The corresponding links and checksum can be found in *.download files in the software folder. Alternatively the direct Oracle Support Download Links:

Copy all files to the software folder.

cp p26595894_180152_Linux-x86-64.zip docker-oud/software
cp p26270957_122130_Generic.zip docker-oud/software
cp p26269885_122130_Generic.zip docker-oud/software

Build the docker image either by using docker build or buildDockerImage.sh.

docker build -t oehrlis/oud -f Dockerfile.oud .
docker build -t oehrlis/oudsm -f Dockerfile.oudsm .

scripts/buildDockerImage.sh -v -t OUD
scripts/buildDockerImage.sh -v -t OUDSM

Automatic download with .netrc

The advantage of an automatic software download during build is the reduced image size. No additional image layers are created for the software and the final docker image is about 3GB smaller. But the setup script’s setup_oud.sh, setup_oud.sh and setup_oudsm.sh requires MOS credentials to download the software with using curl. Curl does read the credentials from the .netrc file in scripts folder. The .netrc file will be copied to /opt/docker/bin/.netrc, but it will be removed at the end of the build.

Create a .netrc file with the credentials for login.oracle.com.

echo "machine login.oracle.com login $MOS_USER password $MOS_PASSWORD" &gt;docker-oud/scripts/.netrc

Build the docker image either by using docker build or buildDockerImage.sh.

docker build -t oehrlis/oud -f Dockerfile.oud .
docker build -t oehrlis/oudsm -f Dockerfile.oudsm .

scripts/buildDockerImage.sh -v -t OUD
scripts/buildDockerImage.sh -v -t OUDSM

Although this method has some security issues. The credentials will always remains in the intermediate layer. It is recommended to use a different approach discussed in the new blog post Smaller Oracle Docker images.

Automatic download with Build Arguments

This method is similar to the automatic download with .netrc file. Instead of manually creating a .netrc file it will created based on build parameters. Also with this method the .netrc file is deleted at the end.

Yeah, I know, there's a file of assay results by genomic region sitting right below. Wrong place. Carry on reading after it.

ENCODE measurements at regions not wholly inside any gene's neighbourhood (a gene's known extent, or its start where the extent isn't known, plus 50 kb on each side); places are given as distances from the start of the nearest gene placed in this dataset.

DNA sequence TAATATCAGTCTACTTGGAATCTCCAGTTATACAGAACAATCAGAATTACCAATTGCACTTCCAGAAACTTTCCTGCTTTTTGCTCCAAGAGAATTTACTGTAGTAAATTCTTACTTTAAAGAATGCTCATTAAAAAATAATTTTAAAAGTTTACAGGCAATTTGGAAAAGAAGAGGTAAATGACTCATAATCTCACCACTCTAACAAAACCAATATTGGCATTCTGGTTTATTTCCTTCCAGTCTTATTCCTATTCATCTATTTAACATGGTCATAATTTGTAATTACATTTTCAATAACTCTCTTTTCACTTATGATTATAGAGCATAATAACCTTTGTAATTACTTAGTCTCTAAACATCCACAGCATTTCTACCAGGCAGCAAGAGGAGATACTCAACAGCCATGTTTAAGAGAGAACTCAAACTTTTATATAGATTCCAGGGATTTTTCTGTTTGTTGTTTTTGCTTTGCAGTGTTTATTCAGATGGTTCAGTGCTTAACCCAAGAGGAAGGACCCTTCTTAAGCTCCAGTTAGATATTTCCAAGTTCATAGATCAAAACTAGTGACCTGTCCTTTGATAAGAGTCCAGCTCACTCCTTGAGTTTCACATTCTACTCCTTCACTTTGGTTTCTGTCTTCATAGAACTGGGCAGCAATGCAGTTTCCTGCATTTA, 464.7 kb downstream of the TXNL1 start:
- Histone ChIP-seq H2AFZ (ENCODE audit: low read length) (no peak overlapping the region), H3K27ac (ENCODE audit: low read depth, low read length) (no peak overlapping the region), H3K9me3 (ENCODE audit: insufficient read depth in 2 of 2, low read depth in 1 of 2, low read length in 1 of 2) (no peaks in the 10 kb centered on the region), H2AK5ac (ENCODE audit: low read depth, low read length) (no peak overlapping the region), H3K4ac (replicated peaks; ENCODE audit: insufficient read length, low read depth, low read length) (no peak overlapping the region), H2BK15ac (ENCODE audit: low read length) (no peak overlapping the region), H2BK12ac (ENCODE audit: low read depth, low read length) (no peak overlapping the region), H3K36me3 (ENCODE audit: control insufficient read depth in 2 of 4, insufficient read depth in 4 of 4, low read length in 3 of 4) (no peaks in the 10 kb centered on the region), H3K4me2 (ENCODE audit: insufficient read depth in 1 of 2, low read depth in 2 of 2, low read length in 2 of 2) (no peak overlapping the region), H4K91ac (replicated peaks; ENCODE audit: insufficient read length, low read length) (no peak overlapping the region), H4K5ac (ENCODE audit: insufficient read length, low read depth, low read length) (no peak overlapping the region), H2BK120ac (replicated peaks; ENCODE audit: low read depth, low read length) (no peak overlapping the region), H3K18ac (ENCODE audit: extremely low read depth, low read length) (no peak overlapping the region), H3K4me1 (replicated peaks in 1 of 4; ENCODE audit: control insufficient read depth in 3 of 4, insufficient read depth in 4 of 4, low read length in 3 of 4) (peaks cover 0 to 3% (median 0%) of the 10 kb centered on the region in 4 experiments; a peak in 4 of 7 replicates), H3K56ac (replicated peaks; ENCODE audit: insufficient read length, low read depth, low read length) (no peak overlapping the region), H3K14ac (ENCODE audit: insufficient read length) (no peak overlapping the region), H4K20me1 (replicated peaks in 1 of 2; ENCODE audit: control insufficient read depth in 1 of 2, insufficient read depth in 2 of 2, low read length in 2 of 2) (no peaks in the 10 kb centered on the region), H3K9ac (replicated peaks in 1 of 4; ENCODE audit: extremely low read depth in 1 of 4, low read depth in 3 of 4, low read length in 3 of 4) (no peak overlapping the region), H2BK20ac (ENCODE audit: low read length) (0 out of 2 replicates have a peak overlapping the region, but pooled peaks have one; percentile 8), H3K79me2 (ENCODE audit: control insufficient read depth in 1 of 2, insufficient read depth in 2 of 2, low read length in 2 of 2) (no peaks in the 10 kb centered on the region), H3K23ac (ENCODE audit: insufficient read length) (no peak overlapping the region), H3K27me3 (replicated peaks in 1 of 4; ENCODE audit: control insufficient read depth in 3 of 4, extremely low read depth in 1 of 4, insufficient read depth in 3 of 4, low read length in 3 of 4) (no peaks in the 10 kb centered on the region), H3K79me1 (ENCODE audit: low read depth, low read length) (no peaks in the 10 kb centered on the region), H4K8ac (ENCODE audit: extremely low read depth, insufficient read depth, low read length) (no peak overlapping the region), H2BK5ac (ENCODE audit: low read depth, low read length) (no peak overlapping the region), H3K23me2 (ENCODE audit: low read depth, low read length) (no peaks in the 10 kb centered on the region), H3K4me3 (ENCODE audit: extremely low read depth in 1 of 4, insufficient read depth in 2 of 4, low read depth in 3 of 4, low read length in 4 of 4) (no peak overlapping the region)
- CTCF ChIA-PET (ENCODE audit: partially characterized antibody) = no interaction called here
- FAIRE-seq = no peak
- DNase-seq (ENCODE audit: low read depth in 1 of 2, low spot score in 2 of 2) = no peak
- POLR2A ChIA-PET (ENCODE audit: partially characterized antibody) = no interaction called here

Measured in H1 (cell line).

Build the docker image with MOS credentials as arguments using docker build or buildDockerImage.sh.

docker build --build-arg MOS_USER=$MOS_USER \
--build-arg MOS_PASSWORD=$MOS_PASSWORD \
-t oehrlis/oud -f Dockerfile.oud .

scripts/buildDockerImage.sh -v -t OUD \

-o "--build-arg MOS_PASSWORD=$MOS_PASSWORD --build-arg MOS_USER=$MOS_USER"

The time taken to build the OUD or OUDSM image will depend on your internet speed. In any case it shouldn’t be more than a couple of minutes. Although this method has as well some security issues. The credentials will always remains in the intermediate layer. It is recommended to use a different approach discussed in the new blog post Smaller Oracle Docker images.

Next Steps

You are now the happy owner of OUD Docker images with a standalone and / or collocated Oracle Directory Server installations. The next step is to start using these Docker images to run your OUD containers and deploy different kind of OUD and OUDSM configurations. I’ll provide how to build the containers as well some “behind the seance” information in my upcoming blog posts about OUD on Docker. Stay tuned.

Files and References

Below you find a few references related to Oracle Unified Directory on Docker:

DOAG 2017 Oracle 12c Release 2 Datenbank-Sicherheit in a Nutshell

DOAG Konferenz 2017Below you will find a list of the different demo scripts used during the DOAG training day 2017 Oracle 12c Release 2 Datenbank-Sicherheit in a Nutshell. In general the script do need a SCOTT or a HR demo schema. Some of the scripts may have more requirements eg. Kerberos configuration, Oracle Enterprise User Security etc. The scripts are available free for anyone to use. I do not accept any responsibility for any damage, errors or anything whatsoever caused by running or using these scripts. The scripts have been tested thoroughly but as there are many platforms, Oracle versions and possible configurations, it does not mean that they will work for you when they work for me. Please check the file header for further information on the scripts, references etc before running them especially on production system.

 

Script Description
 01_authentication.sql Show authentication information of the connected user and its USERENV context